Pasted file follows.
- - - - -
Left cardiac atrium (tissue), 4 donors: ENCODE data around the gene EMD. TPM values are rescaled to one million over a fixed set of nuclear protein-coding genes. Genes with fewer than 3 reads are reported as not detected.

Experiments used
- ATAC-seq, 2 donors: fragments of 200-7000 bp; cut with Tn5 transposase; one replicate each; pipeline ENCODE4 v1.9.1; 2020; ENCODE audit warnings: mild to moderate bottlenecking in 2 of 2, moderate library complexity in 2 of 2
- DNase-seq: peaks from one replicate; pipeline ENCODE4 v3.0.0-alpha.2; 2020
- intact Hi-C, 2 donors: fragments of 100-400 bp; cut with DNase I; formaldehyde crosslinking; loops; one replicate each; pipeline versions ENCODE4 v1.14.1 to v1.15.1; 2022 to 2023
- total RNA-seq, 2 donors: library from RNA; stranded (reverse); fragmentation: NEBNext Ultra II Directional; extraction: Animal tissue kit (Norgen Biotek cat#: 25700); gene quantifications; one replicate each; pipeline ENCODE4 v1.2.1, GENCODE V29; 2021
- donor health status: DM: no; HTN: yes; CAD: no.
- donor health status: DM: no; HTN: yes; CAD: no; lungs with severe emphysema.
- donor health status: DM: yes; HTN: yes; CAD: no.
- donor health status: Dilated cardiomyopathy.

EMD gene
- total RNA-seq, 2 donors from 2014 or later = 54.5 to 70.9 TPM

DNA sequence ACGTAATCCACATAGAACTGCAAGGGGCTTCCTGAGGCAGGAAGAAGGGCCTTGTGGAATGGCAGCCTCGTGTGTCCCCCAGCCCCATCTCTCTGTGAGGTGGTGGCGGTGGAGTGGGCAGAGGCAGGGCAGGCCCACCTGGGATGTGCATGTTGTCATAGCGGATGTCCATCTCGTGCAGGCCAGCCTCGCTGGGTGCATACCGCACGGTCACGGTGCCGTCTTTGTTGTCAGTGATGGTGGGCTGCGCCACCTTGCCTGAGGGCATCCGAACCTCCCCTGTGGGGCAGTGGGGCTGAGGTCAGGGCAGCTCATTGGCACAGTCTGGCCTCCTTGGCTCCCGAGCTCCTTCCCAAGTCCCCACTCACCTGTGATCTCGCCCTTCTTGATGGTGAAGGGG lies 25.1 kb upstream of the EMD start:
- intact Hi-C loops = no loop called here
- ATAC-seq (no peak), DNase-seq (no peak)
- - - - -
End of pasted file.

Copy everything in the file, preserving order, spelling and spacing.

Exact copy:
Left cardiac atrium (tissue), 4 donors: ENCODE data around the gene EMD. TPM values are rescaled to one million over a fixed set of nuclear protein-coding genes. Genes with fewer than 3 reads are reported as not detected.

Experiments used
- ATAC-seq, 2 donors: fragments of 200-7000 bp; cut with Tn5 transposase; one replicate each; pipeline ENCODE4 v1.9.1; 2020; ENCODE audit warnings: mild to moderate bottlenecking in 2 of 2, moderate library complexity in 2 of 2
- DNase-seq: peaks from one replicate; pipeline ENCODE4 v3.0.0-alpha.2; 2020
- intact Hi-C, 2 donors: fragments of 100-400 bp; cut with DNase I; formaldehyde crosslinking; loops; one replicate each; pipeline versions ENCODE4 v1.14.1 to v1.15.1; 2022 to 2023
- total RNA-seq, 2 donors: library from RNA; stranded (reverse); fragmentation: NEBNext Ultra II Directional; extraction: Animal tissue kit (Norgen Biotek cat#: 25700); gene quantifications; one replicate each; pipeline ENCODE4 v1.2.1, GENCODE V29; 2021
- donor health status: DM: no; HTN: yes; CAD: no.
- donor health status: DM: no; HTN: yes; CAD: no; lungs with severe emphysema.
- donor health status: DM: yes; HTN: yes; CAD: no.
- donor health status: Dilated cardiomyopathy.

EMD gene
- total RNA-seq, 2 donors from 2014 or later = 54.5 to 70.9 TPM

DNA sequence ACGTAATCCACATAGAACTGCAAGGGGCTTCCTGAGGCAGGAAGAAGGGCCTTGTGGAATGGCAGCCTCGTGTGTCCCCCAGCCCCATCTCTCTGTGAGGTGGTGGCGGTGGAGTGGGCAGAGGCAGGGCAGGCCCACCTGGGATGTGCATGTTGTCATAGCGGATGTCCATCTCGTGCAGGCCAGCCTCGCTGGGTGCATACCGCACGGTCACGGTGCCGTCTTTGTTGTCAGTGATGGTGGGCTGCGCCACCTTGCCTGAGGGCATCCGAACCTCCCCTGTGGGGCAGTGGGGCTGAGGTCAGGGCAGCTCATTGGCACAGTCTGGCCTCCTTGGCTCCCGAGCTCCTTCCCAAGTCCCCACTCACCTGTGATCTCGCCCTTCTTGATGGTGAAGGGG lies 25.1 kb upstream of the EMD start:
- intact Hi-C loops = no loop called here
- ATAC-seq (no peak), DNase-seq (no peak)